Trullols Cruces, Oscar; Morillo Pozo, Julian David; Barcelò Ordinas, José María International Symposium on Applied Sciences in Biomedical and Communication Technologies p. 1-564 DOI: 10.1145/2093698.2093828 Presentation's date: 2011 Presentation of work at congresses
Epidemic modeling has been used to analyze many disciplines such as biology, ecology and medicine. In the last years, it also has been applied to networking paradigms such as social networks, virus spreading in Internet and lastly to opportunistic networking in mobile networks. In this paper we revise some of the facts of epidemic modeling in mobile networks and use these models to analyze the impact of adding infrastructure to sparse opportunistic mobile networks. We show how the position in which infrastructure is placed takes an important impact in the dissemination delay.
Trullols Cruces, Oscar; Morillo Pozo, Julian David; Barcelò Ordinas, José María; Garcia Vidal, Jorge IEEE International Symposium on a World of Wireless, Mobile and Multimedia Networks p. 1-9 DOI: 10.1109/WoWMoM.2011.5986464 Presentation of work at congresses
Wireless nodes such as smart-phones in which the WiFi wireless card is continuously on, consume battery energy in just a few hours. Moreover, in many scenarios, an always-on wireless card is useless because there is often no need for transmission and/or reception. This fact is exacerbated in Delay/Disruptive Tolerant Network (DTN) environments, in which nodes exchange Delay Tolerant Objects (DTO) when they meet. Power Saving Management (PSM) techniques enable the lifetime of the nodes to be extended. This paper analyses the trade-offs that appear when wireless nodes periodically turn off the wireless card in order to save battery in DTN environments. The paper shows the conditions in which a node can switch off the battery without impacting the peer-to-peer contact probability, and those in which this contact probability is decreased. For example, it is shown that node lifetime can be doubled while keeping the peer-to-peer contact probability equal to one. But, further increase of the node lifetime quickly decreases peer-to-peer contact probability. Finally, the impact of power savings in DTO dissemination time is also analyzed.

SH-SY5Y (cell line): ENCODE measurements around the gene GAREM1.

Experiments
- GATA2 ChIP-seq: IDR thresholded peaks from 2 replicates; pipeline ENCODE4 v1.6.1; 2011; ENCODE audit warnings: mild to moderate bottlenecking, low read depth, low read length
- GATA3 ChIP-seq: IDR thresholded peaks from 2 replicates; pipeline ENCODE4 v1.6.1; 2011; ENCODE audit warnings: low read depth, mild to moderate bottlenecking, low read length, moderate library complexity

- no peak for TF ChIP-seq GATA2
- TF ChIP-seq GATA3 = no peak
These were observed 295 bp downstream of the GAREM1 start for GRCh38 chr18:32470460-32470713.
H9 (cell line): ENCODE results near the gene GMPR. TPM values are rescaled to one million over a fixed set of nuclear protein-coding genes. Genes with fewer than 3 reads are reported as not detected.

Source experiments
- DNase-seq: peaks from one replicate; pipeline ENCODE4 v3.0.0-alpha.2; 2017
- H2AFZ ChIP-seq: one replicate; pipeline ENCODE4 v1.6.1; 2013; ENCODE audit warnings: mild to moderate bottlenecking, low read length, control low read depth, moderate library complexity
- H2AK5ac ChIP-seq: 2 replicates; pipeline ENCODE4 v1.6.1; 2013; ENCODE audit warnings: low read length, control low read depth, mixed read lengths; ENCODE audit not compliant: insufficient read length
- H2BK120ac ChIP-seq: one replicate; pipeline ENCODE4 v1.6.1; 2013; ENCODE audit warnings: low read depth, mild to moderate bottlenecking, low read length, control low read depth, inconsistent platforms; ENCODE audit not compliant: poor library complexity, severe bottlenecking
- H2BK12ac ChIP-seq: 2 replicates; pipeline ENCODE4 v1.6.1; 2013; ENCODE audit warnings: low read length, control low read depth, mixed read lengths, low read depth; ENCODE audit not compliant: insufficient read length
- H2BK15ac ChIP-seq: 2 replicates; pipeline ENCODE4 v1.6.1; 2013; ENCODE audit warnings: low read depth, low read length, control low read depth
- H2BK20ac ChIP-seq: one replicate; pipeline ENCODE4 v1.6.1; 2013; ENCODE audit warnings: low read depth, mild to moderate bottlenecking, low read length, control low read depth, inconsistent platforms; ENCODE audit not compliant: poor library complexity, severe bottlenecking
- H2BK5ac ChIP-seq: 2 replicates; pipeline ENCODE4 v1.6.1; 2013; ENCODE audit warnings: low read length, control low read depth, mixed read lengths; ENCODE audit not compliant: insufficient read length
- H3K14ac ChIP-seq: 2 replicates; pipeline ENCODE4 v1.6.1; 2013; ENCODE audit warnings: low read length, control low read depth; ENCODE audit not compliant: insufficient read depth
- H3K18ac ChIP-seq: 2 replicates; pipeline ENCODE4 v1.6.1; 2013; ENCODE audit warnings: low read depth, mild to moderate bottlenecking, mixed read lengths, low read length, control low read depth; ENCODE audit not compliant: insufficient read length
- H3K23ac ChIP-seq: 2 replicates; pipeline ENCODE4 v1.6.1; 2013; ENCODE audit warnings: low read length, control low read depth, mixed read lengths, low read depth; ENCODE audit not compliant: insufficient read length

Meyer, Harald; Trullols Cruces, Oscar; Hess, Andrea; Hummel, Karin Anna; Barcelò Ordinas, José María; Casetti, Claudio; Karlsson, Gunnar IEEE IFIP Annual Mediterranean Ad Hoc Networking Workshop p. 95-102 DOI: 10.1109/Med-Hoc-Net.2011.5970499 Presentation of work at congresses
VANET applications are often providing street traffic information to vehicles and drivers, regarding, for instance, traffic conditions and parking space availability. This information influences in turn the driving behavior in real-world settings.
Mobility models used in current VANET simulations are mostly ignoring this feedback entirely. In cases the feedback is included, it is mainly based on ad-hoc approaches with lack of generality. With this paper, we contribute to the investigation of such feedback loops within VANETs by describing the levels at which
feedback loops can be introduced, i.e., on strategic, tactical, and operational levels of mobility. We further describe how feedback
loops can be introduced in arbitrary mobility models and in particular in elementary mobility models. We exemplify our
approach by introducing two types of feedback loops for the Manhattan Mobility model, the Random Trip model, and the
Constrained Random Trip model. One feedback loop represents points of interest attracting vehicles, such as free parking spaces attracting vehicles searching for parking. The other feedback loop focuses on repelling vehicles, such as a traffic jam.
We discuss the impacts of the feedback in terms of the mobility metrics: vehicle density per area, number of direction changes, and intensity of direction changes. Furthermore, we discuss the effects in terms of information availability and delays of
transmission in an opportunistic vehicular network.
Trullols Cruces, Oscar; Barcelò Ordinas, José María; Fiore, Marco; Casetti, Claudio; Chiasserini, Carla-Fabiana IEEE International Conference on Wireless and Mobile Computing, Networking and Communications p. 154-160 DOI: 10.1109/WiMob.2009.35 Presentation's date: 2009-10-14 Presentation of work at congresses
We consider that a given number of Dissemination Points (DPs) have to be deployed for disseminating information
to vehicles travelling in an urban area. We formulate our problem as a Maximum Coverage Problem (MCP) so as to maximize the number of vehicles that get in contact with